And I begin to really understand the scriptures throughout the Bible that refer to God as a potter and us as his clay. The Potter sits down and crafts each one of us individually perfect, exactly how he sees fit. But we are stubborn, just as clay is stubborn, and we move when He wants us to be still, and we crack when He wants us to stay smooth. We so often decide that we know what is best, that we ruin the perfect vision He has for us because we don't listen to the Potter's voice.
There is an Ellie Goulding song that I have been, frankly, obsessed with the past few months. If you ever hear me humming something, chances are, it's this song. It's called "The Writer", and it's about her wanting a boy to notice her. But the chorus of the song just really speaks to me (insert coffee-shop snaps here). It says 
"Why don't you be the artist 
and make me out of clay.
Why don't you be the writer
and decide the words I say.
Cause I'd rather pretend I'll 
still be there in the end,
only it's too hard to ask. 
Won't you try to help me?"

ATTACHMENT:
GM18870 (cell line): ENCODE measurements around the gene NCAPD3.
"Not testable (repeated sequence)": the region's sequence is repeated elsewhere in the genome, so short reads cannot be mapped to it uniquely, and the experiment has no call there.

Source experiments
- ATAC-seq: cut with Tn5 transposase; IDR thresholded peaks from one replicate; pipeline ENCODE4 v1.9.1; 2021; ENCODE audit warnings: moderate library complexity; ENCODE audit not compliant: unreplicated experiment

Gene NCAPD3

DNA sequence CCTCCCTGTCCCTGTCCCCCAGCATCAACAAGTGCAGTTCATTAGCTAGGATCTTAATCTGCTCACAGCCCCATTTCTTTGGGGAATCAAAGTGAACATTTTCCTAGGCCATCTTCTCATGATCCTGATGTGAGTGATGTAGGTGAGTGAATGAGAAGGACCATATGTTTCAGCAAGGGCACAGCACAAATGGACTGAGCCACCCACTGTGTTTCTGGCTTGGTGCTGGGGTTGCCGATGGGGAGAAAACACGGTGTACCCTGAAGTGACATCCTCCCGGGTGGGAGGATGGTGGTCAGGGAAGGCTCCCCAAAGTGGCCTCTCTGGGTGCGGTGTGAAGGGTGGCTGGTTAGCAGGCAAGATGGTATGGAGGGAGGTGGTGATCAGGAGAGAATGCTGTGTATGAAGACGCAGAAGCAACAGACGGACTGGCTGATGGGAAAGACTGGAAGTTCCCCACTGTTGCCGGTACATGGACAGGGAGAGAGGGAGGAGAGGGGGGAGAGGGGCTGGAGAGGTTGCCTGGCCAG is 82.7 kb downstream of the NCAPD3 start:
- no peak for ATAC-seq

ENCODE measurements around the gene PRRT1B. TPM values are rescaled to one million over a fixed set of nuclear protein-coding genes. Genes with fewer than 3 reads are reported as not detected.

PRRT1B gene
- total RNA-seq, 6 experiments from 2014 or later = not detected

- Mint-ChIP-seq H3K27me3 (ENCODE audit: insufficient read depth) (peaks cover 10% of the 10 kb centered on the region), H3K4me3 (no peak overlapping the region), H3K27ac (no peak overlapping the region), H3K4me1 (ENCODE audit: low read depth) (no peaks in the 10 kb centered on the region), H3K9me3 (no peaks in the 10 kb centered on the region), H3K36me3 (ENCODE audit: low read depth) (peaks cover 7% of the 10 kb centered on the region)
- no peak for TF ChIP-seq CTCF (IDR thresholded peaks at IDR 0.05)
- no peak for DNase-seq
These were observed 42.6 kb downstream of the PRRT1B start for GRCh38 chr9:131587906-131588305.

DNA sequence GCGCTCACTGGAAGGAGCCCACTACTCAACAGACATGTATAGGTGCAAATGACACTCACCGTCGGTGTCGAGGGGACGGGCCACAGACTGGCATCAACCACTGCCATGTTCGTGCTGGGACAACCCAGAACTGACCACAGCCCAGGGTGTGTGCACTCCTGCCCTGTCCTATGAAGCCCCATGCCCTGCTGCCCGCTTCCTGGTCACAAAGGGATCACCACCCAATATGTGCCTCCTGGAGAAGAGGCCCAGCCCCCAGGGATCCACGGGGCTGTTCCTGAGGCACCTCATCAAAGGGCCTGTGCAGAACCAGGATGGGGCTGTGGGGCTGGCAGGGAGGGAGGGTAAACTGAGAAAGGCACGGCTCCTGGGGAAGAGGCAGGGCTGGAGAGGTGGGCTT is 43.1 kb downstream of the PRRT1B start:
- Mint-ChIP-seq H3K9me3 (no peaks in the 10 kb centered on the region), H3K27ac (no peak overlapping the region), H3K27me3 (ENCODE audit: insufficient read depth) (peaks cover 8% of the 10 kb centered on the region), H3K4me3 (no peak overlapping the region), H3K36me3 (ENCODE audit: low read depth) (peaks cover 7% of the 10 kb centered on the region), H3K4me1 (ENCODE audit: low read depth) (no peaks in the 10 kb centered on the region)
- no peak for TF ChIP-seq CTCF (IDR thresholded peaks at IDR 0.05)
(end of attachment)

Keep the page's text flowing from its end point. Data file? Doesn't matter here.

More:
I can't say for sure, I'm not really friends with Ellie (though I wish I could be), but I would 
imagine this has no spiritual implication for her. But for me, every time I hear the song, I picture ballroom dancing with God. It may seem like a silly image, but if you heard the song, you'd understand why. I imagine dancing around an elegant ballroom with God, speaking these words to Him as we spin around on the shiny wooden floor, asking him to mold me like an artist, and tell my story like a writer. I picture Him looking at me, as I warn Him that I'm imperfect and may not always be there like I should, but that if He helps me, maybe I can be as perfect as He is trying to create me. And so, like me with 40 clay cups and 40 clay plates, I am starting to understand God's frustration, pride, anguish, joy with His creations. I am beginning to let Him mold me as a potter sculpts his lumps of clay. And just maybe, through that very human parallel, I will become the perfect piece He envisioned when He set out to create me.
"Yet you, Lord, are our Father.